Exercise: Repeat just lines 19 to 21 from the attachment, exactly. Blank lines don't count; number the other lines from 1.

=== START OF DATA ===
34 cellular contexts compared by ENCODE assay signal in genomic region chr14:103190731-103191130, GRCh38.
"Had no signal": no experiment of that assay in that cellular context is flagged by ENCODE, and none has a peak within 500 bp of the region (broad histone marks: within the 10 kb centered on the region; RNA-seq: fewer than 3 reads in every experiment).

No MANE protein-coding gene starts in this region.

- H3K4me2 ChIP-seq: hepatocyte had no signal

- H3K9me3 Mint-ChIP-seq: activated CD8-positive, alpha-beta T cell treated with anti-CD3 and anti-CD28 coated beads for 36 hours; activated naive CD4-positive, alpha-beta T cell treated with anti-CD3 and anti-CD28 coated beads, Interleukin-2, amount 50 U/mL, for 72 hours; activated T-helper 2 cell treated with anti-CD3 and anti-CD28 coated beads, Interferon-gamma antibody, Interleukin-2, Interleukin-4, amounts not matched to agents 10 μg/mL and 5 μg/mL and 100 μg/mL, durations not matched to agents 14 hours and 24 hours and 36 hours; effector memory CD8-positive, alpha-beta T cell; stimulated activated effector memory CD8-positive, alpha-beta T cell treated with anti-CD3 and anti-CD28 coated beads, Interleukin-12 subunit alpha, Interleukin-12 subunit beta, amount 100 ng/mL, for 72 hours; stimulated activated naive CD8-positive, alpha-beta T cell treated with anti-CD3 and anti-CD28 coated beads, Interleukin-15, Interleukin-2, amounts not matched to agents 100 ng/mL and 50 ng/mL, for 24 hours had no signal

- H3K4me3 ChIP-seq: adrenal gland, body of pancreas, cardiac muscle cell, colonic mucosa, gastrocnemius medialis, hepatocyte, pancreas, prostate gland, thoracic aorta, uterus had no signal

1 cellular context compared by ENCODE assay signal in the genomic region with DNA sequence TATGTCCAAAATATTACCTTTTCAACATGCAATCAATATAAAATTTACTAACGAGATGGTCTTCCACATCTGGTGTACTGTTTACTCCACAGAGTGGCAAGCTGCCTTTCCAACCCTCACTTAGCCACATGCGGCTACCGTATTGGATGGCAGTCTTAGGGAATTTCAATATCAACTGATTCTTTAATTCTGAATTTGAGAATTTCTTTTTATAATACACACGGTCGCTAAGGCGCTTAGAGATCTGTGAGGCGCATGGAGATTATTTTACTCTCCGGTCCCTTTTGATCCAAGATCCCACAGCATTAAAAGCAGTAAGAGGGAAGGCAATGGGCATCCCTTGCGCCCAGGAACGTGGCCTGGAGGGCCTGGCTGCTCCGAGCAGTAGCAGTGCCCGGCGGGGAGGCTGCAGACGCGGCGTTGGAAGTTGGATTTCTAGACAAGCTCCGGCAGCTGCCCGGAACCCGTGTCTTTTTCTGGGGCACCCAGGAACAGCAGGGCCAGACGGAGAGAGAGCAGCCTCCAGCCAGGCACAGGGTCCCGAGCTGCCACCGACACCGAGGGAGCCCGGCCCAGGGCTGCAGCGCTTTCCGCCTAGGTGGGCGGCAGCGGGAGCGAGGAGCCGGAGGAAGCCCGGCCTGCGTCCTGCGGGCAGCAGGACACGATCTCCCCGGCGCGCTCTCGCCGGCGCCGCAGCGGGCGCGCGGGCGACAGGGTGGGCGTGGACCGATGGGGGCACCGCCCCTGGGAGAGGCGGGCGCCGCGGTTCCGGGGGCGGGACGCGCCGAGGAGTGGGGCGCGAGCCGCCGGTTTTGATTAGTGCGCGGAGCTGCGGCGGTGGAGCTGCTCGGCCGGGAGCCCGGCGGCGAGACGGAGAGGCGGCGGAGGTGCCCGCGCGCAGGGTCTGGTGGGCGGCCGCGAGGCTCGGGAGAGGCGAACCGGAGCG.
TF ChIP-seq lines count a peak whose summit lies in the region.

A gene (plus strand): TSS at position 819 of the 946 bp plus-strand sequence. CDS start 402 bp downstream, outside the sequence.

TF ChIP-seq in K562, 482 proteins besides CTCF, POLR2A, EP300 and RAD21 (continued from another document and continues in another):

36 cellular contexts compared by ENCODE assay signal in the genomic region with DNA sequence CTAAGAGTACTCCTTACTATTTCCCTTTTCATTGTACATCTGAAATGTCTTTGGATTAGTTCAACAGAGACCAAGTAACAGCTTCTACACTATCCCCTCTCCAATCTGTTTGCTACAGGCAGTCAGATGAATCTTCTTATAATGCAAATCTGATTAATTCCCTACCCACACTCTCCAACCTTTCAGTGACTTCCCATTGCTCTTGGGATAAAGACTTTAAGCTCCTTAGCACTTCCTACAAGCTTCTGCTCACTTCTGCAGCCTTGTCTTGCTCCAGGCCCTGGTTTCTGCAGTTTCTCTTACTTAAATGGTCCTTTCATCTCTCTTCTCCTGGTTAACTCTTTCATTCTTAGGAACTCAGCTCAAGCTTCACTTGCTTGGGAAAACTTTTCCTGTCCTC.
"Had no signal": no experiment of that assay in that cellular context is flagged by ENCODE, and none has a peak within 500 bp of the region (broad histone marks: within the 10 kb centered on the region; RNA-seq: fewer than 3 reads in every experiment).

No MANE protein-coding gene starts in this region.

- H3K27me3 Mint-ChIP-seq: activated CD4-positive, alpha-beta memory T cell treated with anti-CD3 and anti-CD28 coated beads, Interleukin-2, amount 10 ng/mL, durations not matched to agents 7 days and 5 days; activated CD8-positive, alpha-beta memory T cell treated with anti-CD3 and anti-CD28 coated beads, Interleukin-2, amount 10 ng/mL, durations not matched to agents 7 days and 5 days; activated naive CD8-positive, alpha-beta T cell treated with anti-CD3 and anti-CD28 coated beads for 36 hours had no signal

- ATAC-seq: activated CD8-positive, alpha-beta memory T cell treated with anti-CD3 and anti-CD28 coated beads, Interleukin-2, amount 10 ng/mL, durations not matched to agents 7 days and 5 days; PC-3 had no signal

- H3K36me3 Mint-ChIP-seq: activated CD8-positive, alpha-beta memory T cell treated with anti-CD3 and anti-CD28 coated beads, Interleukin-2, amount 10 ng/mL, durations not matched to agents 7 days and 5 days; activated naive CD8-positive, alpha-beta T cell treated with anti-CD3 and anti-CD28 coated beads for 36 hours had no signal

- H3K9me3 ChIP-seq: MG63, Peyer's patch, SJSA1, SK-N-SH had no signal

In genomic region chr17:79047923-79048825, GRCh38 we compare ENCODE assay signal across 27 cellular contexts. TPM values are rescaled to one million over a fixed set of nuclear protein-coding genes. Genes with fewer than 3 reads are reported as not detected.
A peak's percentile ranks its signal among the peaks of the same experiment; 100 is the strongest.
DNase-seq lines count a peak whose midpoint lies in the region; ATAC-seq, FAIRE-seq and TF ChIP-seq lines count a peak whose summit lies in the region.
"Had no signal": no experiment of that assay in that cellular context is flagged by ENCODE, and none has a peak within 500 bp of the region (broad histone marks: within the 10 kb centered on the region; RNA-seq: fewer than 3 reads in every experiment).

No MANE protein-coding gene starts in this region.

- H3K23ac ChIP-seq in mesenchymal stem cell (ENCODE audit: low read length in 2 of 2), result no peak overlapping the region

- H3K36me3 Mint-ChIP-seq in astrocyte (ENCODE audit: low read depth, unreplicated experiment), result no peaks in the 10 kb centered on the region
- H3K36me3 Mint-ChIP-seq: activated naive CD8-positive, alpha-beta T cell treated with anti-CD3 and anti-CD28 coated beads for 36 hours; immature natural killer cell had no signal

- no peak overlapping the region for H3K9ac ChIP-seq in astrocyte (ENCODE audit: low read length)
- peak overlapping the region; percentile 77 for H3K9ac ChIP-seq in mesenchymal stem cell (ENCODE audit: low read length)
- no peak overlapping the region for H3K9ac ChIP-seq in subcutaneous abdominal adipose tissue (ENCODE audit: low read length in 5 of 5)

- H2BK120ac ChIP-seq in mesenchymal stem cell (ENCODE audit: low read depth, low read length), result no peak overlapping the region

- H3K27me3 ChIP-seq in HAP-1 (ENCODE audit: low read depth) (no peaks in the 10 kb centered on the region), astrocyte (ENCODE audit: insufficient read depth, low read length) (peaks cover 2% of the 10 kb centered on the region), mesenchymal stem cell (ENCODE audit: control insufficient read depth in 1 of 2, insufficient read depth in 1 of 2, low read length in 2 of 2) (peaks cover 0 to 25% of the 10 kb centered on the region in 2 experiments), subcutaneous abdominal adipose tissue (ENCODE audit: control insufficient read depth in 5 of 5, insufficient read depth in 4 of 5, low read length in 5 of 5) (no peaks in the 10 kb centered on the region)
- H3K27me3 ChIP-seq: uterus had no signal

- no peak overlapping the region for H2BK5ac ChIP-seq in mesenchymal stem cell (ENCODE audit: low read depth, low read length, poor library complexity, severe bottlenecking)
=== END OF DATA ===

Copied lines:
A peak's percentile ranks its signal among the peaks of the same experiment; 100 is the strongest.
DNase-seq lines count a peak whose midpoint lies in the region; ATAC-seq, FAIRE-seq and TF ChIP-seq lines count a peak whose summit lies in the region.
"Had no signal": no experiment of that assay in that cellular context is flagged by ENCODE, and none has a peak within 500 bp of the region (broad histone marks: within the 10 kb centered on the region; RNA-seq: fewer than 3 reads in every experiment).